$\tan x = \frac{e^{-ix} - e^{ix}}{i(e^{ix} + e^{-ix})}.$

Because tan(x)=sin(x)/cos(x) it can be calculated that the above is correct. If I am wrong, please explain? Thanks — Preceding unsigned comment added by 86.88.172.16 (talk) 12:10, 28 September 2013 (UTC)

Note that 1/i = -i and
$\tan x = \frac{e^{ix} - e^{-ix}}{i(e^{ix} + e^{-ix})} = \frac{-i(e^{ix} - e^{-ix})}{e^{ix} + e^{-ix}} = \frac{i(e^{-ix} - e^{ix})}{e^{ix} + e^{-ix}}.$
Hth - DVdm (talk) 14:19, 28 September 2013 (UTC)

"Pythagorean" Identities

The article has a subsection called "standard" identities. Should it not be called "Pythagorean" identities? MaximusAlphus (talk) 21:59, 12 January 2014 (UTC)

New animation, explaining sine and cosine as related to the unit circle, with their respective graphs

For what it's worth, I recently made this animation explaining cosine and sine in terms of the unit circle. Please, read the image's description on the image's page (just click the image) before making any remarks.

This is the only representation of both functions and their relation to the unit circle I could figure out that would:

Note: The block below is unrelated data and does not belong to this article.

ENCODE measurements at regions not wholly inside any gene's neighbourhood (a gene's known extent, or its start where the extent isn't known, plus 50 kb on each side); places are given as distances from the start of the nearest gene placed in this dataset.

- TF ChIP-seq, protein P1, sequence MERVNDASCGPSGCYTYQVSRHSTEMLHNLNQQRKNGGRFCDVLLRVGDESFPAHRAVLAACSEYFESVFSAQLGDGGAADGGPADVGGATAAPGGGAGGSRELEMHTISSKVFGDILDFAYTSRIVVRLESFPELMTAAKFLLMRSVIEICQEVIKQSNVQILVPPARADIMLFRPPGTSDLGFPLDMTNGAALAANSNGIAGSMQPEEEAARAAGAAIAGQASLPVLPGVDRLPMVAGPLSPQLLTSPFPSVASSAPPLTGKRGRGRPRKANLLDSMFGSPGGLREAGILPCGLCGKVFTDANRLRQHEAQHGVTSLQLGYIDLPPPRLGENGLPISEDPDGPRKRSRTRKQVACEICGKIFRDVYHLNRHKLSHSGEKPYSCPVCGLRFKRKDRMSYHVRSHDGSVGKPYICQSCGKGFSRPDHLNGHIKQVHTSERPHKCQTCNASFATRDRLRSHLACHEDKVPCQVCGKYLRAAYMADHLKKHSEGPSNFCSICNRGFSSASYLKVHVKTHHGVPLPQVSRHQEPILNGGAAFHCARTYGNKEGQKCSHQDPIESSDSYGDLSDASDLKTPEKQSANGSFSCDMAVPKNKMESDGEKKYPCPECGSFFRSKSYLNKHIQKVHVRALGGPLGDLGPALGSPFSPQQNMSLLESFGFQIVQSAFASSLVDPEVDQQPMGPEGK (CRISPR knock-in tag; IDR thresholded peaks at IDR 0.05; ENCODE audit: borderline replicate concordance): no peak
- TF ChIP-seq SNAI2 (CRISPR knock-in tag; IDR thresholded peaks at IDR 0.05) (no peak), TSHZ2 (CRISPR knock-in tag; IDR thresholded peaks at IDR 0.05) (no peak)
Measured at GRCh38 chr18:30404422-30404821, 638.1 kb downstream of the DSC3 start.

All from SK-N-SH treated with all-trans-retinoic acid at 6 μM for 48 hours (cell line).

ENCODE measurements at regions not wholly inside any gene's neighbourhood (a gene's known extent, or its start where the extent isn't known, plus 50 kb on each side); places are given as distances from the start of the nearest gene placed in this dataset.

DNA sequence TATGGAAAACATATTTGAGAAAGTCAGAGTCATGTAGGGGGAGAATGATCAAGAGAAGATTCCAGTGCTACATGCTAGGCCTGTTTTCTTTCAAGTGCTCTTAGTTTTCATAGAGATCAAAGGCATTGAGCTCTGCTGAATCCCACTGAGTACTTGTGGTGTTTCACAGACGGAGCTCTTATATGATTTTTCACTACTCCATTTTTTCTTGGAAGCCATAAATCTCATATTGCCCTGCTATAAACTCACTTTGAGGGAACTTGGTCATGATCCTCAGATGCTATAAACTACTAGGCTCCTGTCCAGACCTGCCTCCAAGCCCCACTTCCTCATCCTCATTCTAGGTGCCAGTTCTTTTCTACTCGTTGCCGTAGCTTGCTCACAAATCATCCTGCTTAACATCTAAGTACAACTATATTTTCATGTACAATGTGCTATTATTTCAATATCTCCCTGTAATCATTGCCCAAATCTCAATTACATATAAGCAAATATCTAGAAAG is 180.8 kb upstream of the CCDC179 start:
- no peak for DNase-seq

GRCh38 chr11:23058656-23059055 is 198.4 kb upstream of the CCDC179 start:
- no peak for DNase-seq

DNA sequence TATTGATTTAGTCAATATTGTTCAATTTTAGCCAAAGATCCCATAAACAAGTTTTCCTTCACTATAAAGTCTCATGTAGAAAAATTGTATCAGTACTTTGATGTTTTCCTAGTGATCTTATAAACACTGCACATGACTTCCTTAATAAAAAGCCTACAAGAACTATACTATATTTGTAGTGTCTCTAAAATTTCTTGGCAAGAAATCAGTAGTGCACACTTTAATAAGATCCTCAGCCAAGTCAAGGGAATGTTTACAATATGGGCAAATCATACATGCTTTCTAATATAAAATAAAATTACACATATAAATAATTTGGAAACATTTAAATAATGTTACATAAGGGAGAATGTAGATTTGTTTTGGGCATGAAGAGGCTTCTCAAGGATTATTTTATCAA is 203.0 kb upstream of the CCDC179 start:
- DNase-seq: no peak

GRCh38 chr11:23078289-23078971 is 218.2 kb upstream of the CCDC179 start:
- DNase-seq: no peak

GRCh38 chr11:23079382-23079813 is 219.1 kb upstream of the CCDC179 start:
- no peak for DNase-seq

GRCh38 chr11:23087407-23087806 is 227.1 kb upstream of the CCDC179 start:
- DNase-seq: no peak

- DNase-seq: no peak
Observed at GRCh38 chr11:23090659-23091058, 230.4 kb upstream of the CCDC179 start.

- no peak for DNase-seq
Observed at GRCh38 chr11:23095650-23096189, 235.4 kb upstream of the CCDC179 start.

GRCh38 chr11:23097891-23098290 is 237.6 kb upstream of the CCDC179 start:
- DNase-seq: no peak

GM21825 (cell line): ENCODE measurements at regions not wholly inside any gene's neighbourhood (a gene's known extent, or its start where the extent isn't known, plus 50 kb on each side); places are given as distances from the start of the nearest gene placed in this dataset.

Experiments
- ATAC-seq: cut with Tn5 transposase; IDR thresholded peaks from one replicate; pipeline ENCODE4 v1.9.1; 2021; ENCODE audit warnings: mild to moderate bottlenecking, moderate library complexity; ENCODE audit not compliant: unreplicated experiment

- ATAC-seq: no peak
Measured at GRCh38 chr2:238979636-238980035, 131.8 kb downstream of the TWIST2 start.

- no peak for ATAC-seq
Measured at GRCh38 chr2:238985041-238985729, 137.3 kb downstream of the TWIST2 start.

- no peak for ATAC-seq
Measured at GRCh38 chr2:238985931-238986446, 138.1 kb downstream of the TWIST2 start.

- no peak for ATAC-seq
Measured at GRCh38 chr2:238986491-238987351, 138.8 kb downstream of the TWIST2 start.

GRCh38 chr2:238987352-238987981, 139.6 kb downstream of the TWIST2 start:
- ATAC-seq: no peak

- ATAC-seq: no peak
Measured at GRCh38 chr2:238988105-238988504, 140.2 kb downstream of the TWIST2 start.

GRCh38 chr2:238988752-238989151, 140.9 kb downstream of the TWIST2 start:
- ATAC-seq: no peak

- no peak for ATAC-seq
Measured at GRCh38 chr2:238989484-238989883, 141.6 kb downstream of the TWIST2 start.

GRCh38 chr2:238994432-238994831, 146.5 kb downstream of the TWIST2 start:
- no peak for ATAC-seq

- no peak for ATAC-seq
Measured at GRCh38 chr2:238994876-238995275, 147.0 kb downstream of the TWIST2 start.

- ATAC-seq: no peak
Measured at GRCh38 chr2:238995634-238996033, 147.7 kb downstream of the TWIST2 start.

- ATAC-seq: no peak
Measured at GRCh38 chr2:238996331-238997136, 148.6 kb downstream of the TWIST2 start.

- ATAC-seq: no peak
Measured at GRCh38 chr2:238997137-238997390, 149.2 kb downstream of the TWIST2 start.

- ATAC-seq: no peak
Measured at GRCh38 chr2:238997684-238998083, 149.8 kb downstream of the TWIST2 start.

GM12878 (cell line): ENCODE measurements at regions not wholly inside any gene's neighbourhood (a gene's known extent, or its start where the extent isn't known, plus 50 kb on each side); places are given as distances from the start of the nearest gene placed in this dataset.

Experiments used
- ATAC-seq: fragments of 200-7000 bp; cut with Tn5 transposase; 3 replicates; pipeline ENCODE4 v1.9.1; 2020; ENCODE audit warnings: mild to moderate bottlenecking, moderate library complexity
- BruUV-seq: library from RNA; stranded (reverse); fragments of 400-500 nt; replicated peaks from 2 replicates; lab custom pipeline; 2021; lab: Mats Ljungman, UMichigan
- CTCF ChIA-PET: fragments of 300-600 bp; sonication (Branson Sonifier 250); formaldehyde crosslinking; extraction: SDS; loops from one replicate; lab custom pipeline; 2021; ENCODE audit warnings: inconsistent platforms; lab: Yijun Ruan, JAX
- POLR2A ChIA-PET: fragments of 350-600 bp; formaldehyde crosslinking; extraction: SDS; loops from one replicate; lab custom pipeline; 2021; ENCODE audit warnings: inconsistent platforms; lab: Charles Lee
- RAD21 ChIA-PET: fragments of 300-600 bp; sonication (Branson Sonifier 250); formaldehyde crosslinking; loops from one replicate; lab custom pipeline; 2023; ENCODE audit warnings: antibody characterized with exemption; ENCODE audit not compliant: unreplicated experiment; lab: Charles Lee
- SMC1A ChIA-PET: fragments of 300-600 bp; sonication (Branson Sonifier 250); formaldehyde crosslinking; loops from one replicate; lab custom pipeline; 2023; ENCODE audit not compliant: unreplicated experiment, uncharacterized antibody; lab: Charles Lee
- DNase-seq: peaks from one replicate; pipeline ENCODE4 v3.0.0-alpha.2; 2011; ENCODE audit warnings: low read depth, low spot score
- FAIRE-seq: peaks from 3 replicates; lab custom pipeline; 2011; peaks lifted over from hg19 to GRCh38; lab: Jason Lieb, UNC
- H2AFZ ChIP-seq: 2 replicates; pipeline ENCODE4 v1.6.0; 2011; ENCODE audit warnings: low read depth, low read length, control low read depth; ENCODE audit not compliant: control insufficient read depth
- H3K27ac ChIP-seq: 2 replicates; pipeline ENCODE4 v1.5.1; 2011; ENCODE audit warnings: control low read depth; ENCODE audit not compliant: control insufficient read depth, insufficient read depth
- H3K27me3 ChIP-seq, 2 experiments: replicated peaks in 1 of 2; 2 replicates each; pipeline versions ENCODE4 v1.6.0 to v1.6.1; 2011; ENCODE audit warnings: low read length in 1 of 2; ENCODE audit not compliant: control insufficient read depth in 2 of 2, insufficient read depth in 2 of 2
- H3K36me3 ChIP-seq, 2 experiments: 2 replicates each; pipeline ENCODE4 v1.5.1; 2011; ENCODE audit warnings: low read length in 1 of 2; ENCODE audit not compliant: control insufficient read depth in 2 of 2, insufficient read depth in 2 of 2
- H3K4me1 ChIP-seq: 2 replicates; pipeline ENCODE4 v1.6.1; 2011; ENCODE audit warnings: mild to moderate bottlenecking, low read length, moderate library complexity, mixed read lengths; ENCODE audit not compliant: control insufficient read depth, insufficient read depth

1. Show the graph of both sin(θ) and cos(θ) in the usual orientation, where the horizontal axis represents θ and the vertical the value of the function.

2. The graphs shown, when animated, would not be drawn inverted when θ increases (the point in the unit circle moves counter-clockwise, as usual).

The "bent" way I used to represent cosine was necessary in order to have the graph y = cos(θ) in the usual orientation, condition 1 above, otherwise it would have to be vertical, and users would have to "tilt their heads" in order to see the graph properly. This not only would be very lazy, but it would be a terrible idea because:

• There would be a huge, empty square between both graphs. The animation frame would be too large, and mostly empty space. This space would not be useful for anything else that wouldn't be conveyed better in the accompanying article or image description.
• There would be no way to compare both graphs at once.

Therefore, his odd format is justified. Notice that this bend could be done either to the left or to the right. However, if to the right, the graphs would be drawn backwards in the animation, as they would be drawn from the left, and not to the right, as it is currently. This breaks condition 2, mentioned earlier.

I'm not sure if everyone would be OK with including this animation in the article. I couldn't figure where to place it anyway. So, for now, I'm just letting you guys know this animation exists. Cheers! — LucasVB | Talk 16:21, 16 March 2014 (UTC)